Great excitement in China as the two halves of one of China's most famous landscapes are to be reunited. 'Leftover Mountain Painting', painted by Huang Gongwang in c.1350, is travelling to Taiwan to be joined together with 'The Wuyongshi Painting'. More here, and a video here

To sell or not to sell?

May 12 2011

Image of To sell or not to sell?

Here's a quick report on Tuesday's conference on deaccessioning at the National Gallery. The event was organised by Farrers. The conference was overall a success. The arguments for and against were well covered. One or two of the speakers went on for too long (one for far too long).

Simon Jenkins, the patron saint of common sense, spoke passionately for. He decried the acres of art left in storage in London whilst numerous National Trust properties (of which he is chairman) had bare walls. Nicholas Penny, director of the National Gallery, argued against, from the specific point of view of the National: as the national collection, it had inevitably to be the repository of some bad art, as well as the best. The duds were part of the collection's history. Gary Tintorow of the Metropolitan Museum demonstrated the benefits of relentless 'trading up' - selling the bad to buy better - but also highlighted the American approach to not being obsessed with keeping everything. How all the British curators in the audience must have envied his ability to regularly buy masterpieces at auction.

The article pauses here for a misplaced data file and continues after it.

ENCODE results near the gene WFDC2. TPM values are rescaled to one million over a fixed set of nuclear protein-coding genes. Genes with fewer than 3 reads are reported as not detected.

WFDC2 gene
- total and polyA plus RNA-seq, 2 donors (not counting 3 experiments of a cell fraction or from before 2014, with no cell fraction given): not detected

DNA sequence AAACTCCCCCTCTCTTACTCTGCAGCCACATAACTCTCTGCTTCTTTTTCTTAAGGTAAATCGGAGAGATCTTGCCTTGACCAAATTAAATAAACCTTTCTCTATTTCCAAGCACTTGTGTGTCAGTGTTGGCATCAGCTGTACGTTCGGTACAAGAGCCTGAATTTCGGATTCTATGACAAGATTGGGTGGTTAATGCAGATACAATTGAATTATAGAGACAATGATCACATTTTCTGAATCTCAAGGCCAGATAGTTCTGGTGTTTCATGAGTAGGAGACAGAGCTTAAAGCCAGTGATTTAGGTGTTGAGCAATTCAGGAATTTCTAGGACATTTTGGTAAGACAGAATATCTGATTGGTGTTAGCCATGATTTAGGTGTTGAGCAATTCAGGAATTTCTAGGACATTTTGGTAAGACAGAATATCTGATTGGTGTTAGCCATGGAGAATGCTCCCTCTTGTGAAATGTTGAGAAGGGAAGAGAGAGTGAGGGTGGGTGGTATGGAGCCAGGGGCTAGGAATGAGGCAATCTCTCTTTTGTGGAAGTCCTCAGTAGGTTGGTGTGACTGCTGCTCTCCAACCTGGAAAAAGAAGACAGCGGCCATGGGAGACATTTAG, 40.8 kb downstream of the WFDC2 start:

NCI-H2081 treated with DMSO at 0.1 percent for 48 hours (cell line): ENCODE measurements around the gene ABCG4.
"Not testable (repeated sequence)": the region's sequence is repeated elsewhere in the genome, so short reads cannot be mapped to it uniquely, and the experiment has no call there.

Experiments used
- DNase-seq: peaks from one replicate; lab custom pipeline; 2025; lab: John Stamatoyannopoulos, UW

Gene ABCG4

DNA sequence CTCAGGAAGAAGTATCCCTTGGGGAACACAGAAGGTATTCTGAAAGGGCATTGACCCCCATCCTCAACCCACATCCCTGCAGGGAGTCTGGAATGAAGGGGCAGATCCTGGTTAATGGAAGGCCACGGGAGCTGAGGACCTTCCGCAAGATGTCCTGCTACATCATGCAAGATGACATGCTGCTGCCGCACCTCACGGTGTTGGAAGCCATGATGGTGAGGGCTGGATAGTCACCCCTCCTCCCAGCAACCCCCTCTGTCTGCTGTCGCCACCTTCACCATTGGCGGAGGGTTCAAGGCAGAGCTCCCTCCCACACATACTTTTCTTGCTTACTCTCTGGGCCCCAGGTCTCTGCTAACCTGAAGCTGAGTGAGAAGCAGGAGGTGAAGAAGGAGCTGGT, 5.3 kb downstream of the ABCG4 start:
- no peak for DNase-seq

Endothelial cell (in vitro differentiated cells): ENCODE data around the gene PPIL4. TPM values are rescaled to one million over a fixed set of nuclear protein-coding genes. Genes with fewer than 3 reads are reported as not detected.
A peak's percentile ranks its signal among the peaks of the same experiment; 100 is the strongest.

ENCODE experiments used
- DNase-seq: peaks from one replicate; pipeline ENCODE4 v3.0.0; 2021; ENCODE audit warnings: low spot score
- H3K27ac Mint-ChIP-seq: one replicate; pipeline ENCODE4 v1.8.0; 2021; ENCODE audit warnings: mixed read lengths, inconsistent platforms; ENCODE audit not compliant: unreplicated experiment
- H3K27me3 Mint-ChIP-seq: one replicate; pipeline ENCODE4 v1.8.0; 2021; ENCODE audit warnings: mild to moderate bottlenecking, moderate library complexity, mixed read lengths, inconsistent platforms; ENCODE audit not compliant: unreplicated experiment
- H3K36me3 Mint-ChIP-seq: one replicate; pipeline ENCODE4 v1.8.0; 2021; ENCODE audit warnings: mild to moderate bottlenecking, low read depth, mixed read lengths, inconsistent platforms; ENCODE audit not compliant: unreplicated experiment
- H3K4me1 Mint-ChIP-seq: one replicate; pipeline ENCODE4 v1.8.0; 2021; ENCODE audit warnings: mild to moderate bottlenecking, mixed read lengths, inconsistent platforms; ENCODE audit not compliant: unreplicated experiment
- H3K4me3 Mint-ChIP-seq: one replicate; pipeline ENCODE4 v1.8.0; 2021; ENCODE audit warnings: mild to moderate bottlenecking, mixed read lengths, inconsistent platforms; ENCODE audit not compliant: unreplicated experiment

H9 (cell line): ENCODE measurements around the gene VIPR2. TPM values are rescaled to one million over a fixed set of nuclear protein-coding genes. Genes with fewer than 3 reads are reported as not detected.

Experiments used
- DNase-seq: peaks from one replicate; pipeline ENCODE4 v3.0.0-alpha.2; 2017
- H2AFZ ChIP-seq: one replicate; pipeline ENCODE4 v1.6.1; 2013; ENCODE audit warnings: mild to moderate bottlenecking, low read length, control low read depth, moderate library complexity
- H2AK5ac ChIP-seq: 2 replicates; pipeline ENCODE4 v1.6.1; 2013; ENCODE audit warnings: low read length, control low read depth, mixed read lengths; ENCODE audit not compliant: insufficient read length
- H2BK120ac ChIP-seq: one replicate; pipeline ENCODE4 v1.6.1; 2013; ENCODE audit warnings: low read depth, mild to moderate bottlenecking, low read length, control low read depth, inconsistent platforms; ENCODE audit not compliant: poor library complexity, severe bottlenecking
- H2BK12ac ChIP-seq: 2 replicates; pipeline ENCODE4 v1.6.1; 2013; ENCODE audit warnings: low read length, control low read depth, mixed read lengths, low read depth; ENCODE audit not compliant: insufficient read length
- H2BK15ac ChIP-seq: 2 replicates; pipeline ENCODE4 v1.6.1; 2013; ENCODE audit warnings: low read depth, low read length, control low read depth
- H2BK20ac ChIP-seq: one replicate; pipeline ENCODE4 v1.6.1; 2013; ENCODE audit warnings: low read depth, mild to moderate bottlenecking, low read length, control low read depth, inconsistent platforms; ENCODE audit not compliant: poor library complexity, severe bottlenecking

I was on at the end of the day to give the view of the art trade. But since this can be summed up in one word - yippee - I mentioned my plan to have an informal advisory committee of experts to help regional curators decide what to sell, what to keep, and how to prevent mistakes. I am optimistic that we will be able to establish something - and it is needed urgently, for like it or not, deaccessioning is already with us.

The speakers had a posh dinner at the Athenaeum Club, which was jolly. There was some talk of a new Culture Secretary, following the rumours that Jeremy Hunt might have to replace the perpetually ineffective Andrew Lansley.